From the positive responses of Kota Belud residents to Shafie on this tour, Warisan Plus appears to be leading the crowded race for the 73 state seats.
A resident here said she would most likely vote for the Warisan candidate in her area to give the party a chance to continue its disrupted rule of Sabah.
Mastija Sapilin, 34, claimed nothing much had improved in her village when BN was government.
“Even the last one before Warisan never really did anything significant for the village; the roads are still bad and it still floods frequently here.
“Warisan seems to be a fair government and we really couldn’t see their progress this year as the federal government implemented the movement control order,” the kindergarten assistant told Malay Mail.
Over in Tempasuk, one voter said she felt more secure voting for Shafie and Warisan after reading about the Opposition and independent candidates hopping from one party to another.
Agatha Raimin, 40, admitted that some problems in Tempasuk concerning roads and water supply have yet to be solved by the state under Shafie’s leadership, but said the stability shown by Warisan and its allies gave her confidence to vote for the party next week.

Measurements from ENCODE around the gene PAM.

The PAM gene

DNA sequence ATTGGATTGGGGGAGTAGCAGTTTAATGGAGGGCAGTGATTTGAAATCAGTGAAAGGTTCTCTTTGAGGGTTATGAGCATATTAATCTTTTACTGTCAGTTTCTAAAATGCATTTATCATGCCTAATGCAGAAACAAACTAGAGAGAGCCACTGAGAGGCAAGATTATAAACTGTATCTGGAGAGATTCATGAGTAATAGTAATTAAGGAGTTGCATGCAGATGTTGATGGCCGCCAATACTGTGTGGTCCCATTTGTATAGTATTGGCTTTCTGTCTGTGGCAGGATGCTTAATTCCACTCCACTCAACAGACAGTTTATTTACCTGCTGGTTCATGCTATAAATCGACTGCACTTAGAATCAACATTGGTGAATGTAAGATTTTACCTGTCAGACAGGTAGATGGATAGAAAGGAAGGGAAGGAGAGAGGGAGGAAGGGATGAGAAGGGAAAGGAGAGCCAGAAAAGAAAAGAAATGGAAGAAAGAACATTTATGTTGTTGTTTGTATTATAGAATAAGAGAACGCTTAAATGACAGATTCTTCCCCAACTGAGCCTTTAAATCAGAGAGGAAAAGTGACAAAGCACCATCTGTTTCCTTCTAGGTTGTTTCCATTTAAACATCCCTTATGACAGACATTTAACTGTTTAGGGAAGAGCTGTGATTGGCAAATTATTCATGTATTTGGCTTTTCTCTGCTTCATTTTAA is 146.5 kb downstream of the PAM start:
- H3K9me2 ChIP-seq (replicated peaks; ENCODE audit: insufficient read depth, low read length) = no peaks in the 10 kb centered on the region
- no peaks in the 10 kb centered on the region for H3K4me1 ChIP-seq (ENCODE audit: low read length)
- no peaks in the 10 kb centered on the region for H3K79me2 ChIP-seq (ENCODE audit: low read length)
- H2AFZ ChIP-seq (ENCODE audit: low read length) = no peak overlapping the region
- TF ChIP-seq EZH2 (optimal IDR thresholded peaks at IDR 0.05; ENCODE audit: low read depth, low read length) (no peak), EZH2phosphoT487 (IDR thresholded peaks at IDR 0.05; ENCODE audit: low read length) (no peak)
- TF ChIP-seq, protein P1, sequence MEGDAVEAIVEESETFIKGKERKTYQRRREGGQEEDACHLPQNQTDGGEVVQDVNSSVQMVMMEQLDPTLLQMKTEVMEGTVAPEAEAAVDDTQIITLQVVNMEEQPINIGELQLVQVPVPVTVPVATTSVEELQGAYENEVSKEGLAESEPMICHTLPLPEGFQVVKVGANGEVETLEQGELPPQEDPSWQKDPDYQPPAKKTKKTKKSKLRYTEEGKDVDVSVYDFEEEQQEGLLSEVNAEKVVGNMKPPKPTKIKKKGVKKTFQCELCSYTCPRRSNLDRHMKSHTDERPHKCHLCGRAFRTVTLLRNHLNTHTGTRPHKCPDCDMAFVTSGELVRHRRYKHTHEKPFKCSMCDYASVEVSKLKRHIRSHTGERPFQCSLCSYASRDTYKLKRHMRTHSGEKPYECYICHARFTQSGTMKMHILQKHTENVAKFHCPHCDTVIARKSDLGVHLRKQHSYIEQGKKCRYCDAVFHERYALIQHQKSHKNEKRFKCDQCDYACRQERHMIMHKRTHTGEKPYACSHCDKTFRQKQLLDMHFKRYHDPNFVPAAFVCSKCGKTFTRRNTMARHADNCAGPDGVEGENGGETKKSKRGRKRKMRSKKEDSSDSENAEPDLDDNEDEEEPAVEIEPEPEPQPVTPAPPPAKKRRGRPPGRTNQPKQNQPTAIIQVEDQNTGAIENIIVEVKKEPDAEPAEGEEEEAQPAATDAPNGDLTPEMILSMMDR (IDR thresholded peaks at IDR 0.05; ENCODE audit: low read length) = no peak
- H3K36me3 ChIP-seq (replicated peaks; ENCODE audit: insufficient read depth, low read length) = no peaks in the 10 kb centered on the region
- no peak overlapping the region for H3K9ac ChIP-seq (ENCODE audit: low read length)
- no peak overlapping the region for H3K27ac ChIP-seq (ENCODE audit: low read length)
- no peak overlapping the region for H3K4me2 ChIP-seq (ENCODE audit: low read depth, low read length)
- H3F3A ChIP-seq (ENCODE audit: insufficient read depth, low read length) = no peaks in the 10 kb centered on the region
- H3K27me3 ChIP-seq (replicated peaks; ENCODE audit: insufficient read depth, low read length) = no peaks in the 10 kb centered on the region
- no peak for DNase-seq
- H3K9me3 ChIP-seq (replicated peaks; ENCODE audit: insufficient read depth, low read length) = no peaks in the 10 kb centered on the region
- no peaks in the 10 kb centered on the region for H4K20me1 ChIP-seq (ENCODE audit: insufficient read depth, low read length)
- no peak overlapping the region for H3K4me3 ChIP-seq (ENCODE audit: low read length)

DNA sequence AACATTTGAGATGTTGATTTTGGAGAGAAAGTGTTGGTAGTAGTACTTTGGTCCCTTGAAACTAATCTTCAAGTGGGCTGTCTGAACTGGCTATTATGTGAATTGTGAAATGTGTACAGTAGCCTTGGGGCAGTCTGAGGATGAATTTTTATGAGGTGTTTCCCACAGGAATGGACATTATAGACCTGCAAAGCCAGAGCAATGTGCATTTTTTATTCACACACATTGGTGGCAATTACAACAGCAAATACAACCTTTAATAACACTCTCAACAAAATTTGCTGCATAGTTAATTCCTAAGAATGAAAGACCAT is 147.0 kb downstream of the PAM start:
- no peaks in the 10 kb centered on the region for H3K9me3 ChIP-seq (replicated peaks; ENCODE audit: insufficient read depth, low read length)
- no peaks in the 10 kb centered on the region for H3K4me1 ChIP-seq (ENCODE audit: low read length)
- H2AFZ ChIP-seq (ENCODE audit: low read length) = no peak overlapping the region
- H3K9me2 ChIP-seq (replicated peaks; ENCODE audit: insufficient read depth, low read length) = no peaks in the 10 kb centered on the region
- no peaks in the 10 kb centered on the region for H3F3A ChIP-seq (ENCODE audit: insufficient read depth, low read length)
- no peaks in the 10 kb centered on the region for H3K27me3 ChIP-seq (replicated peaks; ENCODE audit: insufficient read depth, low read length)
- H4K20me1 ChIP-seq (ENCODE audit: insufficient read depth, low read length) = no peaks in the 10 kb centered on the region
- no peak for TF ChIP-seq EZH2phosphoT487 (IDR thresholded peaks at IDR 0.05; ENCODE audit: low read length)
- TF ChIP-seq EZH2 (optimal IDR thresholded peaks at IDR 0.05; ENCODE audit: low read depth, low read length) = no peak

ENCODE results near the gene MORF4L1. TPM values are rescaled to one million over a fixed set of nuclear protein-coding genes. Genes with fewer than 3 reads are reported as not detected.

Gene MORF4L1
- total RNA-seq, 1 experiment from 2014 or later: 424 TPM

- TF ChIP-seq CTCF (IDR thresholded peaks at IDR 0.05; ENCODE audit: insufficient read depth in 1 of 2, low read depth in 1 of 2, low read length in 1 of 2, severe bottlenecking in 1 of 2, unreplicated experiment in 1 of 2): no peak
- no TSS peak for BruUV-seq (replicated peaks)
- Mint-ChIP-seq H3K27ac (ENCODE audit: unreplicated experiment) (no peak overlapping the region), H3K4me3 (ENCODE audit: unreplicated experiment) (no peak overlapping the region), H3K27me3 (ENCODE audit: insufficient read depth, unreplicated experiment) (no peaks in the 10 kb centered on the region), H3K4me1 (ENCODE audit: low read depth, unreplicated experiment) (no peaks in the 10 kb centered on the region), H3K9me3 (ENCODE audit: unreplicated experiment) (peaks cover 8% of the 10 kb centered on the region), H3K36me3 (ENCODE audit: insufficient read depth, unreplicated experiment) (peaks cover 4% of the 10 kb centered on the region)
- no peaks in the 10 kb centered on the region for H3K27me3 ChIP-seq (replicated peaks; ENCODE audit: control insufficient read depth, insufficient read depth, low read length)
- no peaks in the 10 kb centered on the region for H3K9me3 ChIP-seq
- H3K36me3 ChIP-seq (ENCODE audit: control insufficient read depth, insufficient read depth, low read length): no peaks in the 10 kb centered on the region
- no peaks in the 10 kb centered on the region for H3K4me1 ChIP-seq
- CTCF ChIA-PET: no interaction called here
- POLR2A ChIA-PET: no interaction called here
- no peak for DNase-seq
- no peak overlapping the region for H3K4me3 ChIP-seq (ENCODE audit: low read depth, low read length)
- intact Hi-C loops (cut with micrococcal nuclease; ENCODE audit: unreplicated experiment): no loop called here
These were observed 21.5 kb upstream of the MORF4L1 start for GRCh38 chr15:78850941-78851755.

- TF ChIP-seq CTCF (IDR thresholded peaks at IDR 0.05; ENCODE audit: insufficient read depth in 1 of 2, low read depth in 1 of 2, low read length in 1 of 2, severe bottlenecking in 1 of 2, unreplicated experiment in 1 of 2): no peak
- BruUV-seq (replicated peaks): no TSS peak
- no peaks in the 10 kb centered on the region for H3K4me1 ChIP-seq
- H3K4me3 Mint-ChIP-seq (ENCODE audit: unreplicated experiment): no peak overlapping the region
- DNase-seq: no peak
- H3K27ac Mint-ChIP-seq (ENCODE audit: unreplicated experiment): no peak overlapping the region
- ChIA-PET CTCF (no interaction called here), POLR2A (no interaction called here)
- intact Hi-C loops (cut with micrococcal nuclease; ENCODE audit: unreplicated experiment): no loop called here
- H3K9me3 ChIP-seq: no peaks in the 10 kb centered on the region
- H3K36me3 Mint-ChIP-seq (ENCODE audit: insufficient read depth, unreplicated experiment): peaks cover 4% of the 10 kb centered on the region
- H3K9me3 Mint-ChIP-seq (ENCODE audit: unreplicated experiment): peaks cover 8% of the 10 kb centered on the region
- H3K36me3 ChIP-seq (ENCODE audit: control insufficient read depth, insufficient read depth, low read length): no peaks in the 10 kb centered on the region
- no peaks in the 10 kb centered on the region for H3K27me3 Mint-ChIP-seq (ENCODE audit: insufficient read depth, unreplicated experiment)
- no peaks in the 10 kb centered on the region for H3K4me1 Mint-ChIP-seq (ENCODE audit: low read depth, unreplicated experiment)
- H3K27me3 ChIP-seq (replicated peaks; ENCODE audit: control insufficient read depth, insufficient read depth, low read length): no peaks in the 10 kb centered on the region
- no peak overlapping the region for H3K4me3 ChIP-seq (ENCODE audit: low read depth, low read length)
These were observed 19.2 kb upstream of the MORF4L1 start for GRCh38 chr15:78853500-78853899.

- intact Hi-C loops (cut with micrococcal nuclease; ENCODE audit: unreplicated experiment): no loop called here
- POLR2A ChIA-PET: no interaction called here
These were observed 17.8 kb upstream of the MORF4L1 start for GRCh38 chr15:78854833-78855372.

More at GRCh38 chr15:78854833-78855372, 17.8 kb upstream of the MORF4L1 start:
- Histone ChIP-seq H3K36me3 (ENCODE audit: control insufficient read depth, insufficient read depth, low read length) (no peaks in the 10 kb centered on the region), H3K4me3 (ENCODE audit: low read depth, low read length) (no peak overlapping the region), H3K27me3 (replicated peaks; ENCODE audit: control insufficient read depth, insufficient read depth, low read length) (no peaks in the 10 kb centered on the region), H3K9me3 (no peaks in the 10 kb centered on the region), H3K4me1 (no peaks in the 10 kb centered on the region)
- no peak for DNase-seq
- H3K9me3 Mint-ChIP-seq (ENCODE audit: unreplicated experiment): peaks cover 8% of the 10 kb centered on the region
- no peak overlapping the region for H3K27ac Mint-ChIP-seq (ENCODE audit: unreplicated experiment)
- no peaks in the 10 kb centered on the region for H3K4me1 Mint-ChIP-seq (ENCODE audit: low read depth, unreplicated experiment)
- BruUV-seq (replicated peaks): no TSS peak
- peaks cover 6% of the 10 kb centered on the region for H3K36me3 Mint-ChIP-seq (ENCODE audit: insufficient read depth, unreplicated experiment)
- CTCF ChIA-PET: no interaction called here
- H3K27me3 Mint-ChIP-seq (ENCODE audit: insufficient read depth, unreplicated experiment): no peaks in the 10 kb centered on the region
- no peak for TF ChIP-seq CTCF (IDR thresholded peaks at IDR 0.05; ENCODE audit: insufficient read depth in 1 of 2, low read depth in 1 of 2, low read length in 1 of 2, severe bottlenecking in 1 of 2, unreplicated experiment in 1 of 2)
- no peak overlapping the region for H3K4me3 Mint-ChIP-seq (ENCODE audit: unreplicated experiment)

“The time they were in power was too short to make any real assessments, but during that time there were efforts to improve the conditions here, so I am eager to see how they can finish what they planned and started,” she said pointing to the pothole-laden roads in Tempasuk.
Several other voters declared their outright commitment to vote for Warisan and their allies, saying there was no other choice as they were out to avoid handing the state over to peninsula based parties.
“They cannot even decide on who will be the chief minister, one minute one leader mentioned Datuk Seri Hajiji Mohd Noor, and then it was Datuk Seri Bung Moktar Radin,” said Asmad Siah, 43.